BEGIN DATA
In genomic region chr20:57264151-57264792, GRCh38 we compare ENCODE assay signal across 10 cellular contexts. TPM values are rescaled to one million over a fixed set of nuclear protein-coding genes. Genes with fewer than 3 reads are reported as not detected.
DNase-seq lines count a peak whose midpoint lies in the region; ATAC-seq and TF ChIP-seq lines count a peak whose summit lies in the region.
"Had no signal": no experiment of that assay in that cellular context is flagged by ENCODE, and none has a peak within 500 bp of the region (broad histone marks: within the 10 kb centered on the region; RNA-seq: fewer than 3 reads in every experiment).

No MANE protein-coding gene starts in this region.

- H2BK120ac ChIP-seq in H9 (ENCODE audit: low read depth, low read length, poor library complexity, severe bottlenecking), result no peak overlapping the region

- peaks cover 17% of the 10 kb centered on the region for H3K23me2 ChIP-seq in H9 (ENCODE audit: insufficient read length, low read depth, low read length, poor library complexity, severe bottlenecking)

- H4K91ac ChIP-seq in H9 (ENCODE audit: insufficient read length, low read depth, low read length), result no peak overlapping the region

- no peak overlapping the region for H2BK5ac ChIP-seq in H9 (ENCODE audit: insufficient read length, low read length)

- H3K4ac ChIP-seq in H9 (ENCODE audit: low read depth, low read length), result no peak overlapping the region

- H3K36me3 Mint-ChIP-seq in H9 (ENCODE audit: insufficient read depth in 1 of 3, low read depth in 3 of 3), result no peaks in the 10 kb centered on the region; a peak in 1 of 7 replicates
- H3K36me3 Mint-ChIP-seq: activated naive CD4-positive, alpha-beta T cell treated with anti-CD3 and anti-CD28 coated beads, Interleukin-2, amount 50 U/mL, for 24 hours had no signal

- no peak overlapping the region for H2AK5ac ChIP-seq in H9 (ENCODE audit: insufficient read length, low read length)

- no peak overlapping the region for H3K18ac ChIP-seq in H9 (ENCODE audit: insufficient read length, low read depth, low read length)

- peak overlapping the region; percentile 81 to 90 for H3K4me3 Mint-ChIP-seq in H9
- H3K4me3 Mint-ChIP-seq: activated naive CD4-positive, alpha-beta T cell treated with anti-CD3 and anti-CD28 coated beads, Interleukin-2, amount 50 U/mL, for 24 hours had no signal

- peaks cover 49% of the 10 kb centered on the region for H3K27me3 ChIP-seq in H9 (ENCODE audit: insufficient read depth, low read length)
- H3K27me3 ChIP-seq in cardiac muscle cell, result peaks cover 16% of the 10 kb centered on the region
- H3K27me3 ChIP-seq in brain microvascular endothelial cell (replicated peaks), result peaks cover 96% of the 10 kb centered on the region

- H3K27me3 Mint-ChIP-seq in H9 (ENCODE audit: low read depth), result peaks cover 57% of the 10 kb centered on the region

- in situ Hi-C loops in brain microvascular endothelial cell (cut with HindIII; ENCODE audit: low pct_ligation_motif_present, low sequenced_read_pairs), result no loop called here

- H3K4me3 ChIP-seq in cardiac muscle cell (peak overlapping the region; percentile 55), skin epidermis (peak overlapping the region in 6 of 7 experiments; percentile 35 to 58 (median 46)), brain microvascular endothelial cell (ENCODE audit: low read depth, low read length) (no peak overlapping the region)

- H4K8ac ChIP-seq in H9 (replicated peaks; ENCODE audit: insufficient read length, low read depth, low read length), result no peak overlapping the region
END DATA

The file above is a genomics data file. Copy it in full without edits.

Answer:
In genomic region chr20:57264151-57264792, GRCh38 we compare ENCODE assay signal across 10 cellular contexts. TPM values are rescaled to one million over a fixed set of nuclear protein-coding genes. Genes with fewer than 3 reads are reported as not detected.
DNase-seq lines count a peak whose midpoint lies in the region; ATAC-seq and TF ChIP-seq lines count a peak whose summit lies in the region.
"Had no signal": no experiment of that assay in that cellular context is flagged by ENCODE, and none has a peak within 500 bp of the region (broad histone marks: within the 10 kb centered on the region; RNA-seq: fewer than 3 reads in every experiment).

No MANE protein-coding gene starts in this region.

- H2BK120ac ChIP-seq in H9 (ENCODE audit: low read depth, low read length, poor library complexity, severe bottlenecking), result no peak overlapping the region

- peaks cover 17% of the 10 kb centered on the region for H3K23me2 ChIP-seq in H9 (ENCODE audit: insufficient read length, low read depth, low read length, poor library complexity, severe bottlenecking)

- H4K91ac ChIP-seq in H9 (ENCODE audit: insufficient read length, low read depth, low read length), result no peak overlapping the region

- no peak overlapping the region for H2BK5ac ChIP-seq in H9 (ENCODE audit: insufficient read length, low read length)

- H3K4ac ChIP-seq in H9 (ENCODE audit: low read depth, low read length), result no peak overlapping the region

- H3K36me3 Mint-ChIP-seq in H9 (ENCODE audit: insufficient read depth in 1 of 3, low read depth in 3 of 3), result no peaks in the 10 kb centered on the region; a peak in 1 of 7 replicates
- H3K36me3 Mint-ChIP-seq: activated naive CD4-positive, alpha-beta T cell treated with anti-CD3 and anti-CD28 coated beads, Interleukin-2, amount 50 U/mL, for 24 hours had no signal

- no peak overlapping the region for H2AK5ac ChIP-seq in H9 (ENCODE audit: insufficient read length, low read length)

- no peak overlapping the region for H3K18ac ChIP-seq in H9 (ENCODE audit: insufficient read length, low read depth, low read length)

- peak overlapping the region; percentile 81 to 90 for H3K4me3 Mint-ChIP-seq in H9
- H3K4me3 Mint-ChIP-seq: activated naive CD4-positive, alpha-beta T cell treated with anti-CD3 and anti-CD28 coated beads, Interleukin-2, amount 50 U/mL, for 24 hours had no signal

- peaks cover 49% of the 10 kb centered on the region for H3K27me3 ChIP-seq in H9 (ENCODE audit: insufficient read depth, low read length)
- H3K27me3 ChIP-seq in cardiac muscle cell, result peaks cover 16% of the 10 kb centered on the region
- H3K27me3 ChIP-seq in brain microvascular endothelial cell (replicated peaks), result peaks cover 96% of the 10 kb centered on the region

- H3K27me3 Mint-ChIP-seq in H9 (ENCODE audit: low read depth), result peaks cover 57% of the 10 kb centered on the region

- in situ Hi-C loops in brain microvascular endothelial cell (cut with HindIII; ENCODE audit: low pct_ligation_motif_present, low sequenced_read_pairs), result no loop called here

- H3K4me3 ChIP-seq in cardiac muscle cell (peak overlapping the region; percentile 55), skin epidermis (peak overlapping the region in 6 of 7 experiments; percentile 35 to 58 (median 46)), brain microvascular endothelial cell (ENCODE audit: low read depth, low read length) (no peak overlapping the region)

- H4K8ac ChIP-seq in H9 (replicated peaks; ENCODE audit: insufficient read length, low read depth, low read length), result no peak overlapping the region